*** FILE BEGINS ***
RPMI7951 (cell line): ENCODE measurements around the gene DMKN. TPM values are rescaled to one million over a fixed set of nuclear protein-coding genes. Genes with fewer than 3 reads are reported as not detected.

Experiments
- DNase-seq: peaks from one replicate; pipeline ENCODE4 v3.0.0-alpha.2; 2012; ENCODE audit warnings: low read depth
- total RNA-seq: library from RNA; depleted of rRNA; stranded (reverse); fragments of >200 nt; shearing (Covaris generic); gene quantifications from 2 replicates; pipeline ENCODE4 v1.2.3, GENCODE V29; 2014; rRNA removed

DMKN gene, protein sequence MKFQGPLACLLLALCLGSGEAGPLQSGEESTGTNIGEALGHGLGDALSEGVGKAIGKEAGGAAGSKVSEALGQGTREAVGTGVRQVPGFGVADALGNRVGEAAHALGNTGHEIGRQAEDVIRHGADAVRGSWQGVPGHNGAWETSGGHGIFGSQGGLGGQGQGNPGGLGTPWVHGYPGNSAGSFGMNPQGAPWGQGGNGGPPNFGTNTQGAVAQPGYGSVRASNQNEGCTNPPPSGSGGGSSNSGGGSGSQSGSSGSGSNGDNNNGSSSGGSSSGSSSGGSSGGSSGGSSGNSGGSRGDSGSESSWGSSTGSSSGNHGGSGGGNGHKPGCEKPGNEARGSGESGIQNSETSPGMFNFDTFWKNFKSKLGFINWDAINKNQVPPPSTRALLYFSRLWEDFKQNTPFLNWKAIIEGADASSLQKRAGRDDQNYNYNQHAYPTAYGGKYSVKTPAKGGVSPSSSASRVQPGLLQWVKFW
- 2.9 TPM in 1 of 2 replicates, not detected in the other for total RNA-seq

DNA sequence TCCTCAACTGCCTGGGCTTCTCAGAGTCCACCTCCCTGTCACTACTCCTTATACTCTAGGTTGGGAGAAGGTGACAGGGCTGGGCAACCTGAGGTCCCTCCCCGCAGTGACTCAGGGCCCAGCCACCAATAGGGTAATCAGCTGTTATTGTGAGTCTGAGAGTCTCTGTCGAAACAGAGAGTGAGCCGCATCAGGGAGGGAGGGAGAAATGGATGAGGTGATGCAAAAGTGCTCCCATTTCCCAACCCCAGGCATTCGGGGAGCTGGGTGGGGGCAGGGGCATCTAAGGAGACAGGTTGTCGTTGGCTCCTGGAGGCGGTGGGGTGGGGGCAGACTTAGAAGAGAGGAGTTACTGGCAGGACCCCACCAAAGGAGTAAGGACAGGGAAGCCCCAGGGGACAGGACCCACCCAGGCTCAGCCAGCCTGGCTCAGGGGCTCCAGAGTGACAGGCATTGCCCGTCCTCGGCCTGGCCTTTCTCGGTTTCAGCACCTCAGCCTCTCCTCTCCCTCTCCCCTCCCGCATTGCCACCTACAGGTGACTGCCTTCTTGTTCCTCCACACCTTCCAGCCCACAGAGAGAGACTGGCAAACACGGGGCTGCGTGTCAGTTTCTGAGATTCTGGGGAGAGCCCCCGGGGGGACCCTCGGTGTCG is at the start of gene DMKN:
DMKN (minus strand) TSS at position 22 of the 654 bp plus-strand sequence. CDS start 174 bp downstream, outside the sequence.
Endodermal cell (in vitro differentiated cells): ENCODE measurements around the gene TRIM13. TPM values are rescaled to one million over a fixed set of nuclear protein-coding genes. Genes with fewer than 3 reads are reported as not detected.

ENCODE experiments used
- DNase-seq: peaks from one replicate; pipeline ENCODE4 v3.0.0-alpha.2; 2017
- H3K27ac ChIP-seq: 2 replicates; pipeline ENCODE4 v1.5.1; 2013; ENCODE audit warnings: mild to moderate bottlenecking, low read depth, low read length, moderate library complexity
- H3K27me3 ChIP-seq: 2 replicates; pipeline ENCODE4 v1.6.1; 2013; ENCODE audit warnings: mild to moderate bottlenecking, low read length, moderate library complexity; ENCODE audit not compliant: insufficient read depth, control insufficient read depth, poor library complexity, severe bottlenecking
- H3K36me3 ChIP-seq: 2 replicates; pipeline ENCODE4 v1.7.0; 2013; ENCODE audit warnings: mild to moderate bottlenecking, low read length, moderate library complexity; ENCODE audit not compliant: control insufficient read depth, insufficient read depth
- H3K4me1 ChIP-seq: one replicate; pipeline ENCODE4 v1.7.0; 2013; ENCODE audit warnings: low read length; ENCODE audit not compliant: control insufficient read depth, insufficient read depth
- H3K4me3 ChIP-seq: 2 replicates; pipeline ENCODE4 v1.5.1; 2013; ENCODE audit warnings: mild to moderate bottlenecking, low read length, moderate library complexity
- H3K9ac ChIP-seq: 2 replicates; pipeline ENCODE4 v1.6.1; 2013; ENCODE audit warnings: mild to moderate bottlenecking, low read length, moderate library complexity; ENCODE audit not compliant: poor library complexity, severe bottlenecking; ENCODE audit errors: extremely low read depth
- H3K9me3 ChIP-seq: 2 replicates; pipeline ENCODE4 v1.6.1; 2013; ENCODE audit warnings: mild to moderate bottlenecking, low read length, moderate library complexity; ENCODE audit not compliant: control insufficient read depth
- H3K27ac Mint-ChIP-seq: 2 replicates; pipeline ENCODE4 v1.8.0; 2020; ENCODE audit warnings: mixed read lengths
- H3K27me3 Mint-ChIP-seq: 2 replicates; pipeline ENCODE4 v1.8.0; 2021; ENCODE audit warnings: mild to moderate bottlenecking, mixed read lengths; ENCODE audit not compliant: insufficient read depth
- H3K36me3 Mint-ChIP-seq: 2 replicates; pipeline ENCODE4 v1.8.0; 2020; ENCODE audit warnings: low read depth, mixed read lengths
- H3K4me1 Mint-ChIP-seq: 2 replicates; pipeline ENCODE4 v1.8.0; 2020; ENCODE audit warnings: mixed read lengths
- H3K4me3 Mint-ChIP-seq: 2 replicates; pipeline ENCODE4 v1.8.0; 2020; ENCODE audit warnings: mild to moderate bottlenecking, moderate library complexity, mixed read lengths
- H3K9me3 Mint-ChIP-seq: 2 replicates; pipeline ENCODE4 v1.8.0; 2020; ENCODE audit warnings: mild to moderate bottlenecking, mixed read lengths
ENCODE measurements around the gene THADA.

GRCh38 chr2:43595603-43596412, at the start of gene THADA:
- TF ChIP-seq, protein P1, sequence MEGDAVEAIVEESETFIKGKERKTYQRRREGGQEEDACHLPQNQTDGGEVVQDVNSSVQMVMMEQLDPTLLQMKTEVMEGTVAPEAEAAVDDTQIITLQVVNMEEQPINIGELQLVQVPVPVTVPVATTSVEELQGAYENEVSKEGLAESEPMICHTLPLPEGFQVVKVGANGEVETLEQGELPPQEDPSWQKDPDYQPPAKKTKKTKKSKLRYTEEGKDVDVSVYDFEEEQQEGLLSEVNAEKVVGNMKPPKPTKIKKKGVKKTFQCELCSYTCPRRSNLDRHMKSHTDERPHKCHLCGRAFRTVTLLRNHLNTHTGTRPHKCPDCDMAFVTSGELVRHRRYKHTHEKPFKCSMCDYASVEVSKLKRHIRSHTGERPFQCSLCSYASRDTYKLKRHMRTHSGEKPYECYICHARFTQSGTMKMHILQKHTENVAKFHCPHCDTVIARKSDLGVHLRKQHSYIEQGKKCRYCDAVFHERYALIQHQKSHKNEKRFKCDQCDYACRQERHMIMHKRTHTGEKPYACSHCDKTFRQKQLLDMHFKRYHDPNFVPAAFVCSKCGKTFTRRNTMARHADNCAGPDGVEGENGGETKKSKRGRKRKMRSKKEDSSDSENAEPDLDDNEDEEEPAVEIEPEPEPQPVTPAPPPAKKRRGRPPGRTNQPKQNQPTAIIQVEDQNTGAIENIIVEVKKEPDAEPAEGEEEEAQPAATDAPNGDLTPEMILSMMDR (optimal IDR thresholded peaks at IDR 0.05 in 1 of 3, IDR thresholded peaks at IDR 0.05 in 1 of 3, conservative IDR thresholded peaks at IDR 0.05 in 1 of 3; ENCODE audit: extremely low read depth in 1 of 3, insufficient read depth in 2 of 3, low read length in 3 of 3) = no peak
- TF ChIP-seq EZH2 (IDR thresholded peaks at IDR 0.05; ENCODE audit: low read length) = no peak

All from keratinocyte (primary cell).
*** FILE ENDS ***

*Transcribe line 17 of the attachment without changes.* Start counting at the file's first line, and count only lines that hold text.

- H3K9ac ChIP-seq: 2 replicates; pipeline ENCODE4 v1.6.1; 2013; ENCODE audit warnings: mild to moderate bottlenecking, low read length, moderate library complexity; ENCODE audit not compliant: poor library complexity, severe bottlenecking; ENCODE audit errors: extremely low read depth